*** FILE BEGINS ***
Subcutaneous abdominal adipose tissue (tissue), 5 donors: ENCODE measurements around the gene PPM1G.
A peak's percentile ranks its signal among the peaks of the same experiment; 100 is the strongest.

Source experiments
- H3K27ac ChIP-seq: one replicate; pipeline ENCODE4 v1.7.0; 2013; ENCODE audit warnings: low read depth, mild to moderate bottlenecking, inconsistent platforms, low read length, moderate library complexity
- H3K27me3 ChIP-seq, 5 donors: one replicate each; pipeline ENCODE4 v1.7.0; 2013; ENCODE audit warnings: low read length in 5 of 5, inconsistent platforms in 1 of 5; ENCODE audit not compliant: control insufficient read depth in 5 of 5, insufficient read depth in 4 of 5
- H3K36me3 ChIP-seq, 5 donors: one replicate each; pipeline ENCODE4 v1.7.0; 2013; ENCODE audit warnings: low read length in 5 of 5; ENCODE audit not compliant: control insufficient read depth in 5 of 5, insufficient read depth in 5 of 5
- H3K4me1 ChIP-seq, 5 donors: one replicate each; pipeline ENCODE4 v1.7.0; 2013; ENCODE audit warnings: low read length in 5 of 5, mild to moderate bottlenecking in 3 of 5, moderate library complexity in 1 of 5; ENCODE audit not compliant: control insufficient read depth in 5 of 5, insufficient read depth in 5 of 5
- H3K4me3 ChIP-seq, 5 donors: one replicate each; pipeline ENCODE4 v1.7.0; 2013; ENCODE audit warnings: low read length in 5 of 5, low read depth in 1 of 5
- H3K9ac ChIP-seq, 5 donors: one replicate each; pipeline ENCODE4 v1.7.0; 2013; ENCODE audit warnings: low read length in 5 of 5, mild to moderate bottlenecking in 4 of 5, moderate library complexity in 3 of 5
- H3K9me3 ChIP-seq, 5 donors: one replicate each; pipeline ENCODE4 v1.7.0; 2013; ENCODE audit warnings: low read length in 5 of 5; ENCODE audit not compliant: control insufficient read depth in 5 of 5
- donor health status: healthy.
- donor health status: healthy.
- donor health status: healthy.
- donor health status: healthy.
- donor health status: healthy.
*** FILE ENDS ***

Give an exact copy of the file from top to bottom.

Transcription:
Subcutaneous abdominal adipose tissue (tissue), 5 donors: ENCODE measurements around the gene PPM1G.
A peak's percentile ranks its signal among the peaks of the same experiment; 100 is the strongest.

Source experiments
- H3K27ac ChIP-seq: one replicate; pipeline ENCODE4 v1.7.0; 2013; ENCODE audit warnings: low read depth, mild to moderate bottlenecking, inconsistent platforms, low read length, moderate library complexity
- H3K27me3 ChIP-seq, 5 donors: one replicate each; pipeline ENCODE4 v1.7.0; 2013; ENCODE audit warnings: low read length in 5 of 5, inconsistent platforms in 1 of 5; ENCODE audit not compliant: control insufficient read depth in 5 of 5, insufficient read depth in 4 of 5
- H3K36me3 ChIP-seq, 5 donors: one replicate each; pipeline ENCODE4 v1.7.0; 2013; ENCODE audit warnings: low read length in 5 of 5; ENCODE audit not compliant: control insufficient read depth in 5 of 5, insufficient read depth in 5 of 5
- H3K4me1 ChIP-seq, 5 donors: one replicate each; pipeline ENCODE4 v1.7.0; 2013; ENCODE audit warnings: low read length in 5 of 5, mild to moderate bottlenecking in 3 of 5, moderate library complexity in 1 of 5; ENCODE audit not compliant: control insufficient read depth in 5 of 5, insufficient read depth in 5 of 5
- H3K4me3 ChIP-seq, 5 donors: one replicate each; pipeline ENCODE4 v1.7.0; 2013; ENCODE audit warnings: low read length in 5 of 5, low read depth in 1 of 5
- H3K9ac ChIP-seq, 5 donors: one replicate each; pipeline ENCODE4 v1.7.0; 2013; ENCODE audit warnings: low read length in 5 of 5, mild to moderate bottlenecking in 4 of 5, moderate library complexity in 3 of 5
- H3K9me3 ChIP-seq, 5 donors: one replicate each; pipeline ENCODE4 v1.7.0; 2013; ENCODE audit warnings: low read length in 5 of 5; ENCODE audit not compliant: control insufficient read depth in 5 of 5
- donor health status: healthy.
- donor health status: healthy.
- donor health status: healthy.
- donor health status: healthy.
- donor health status: healthy.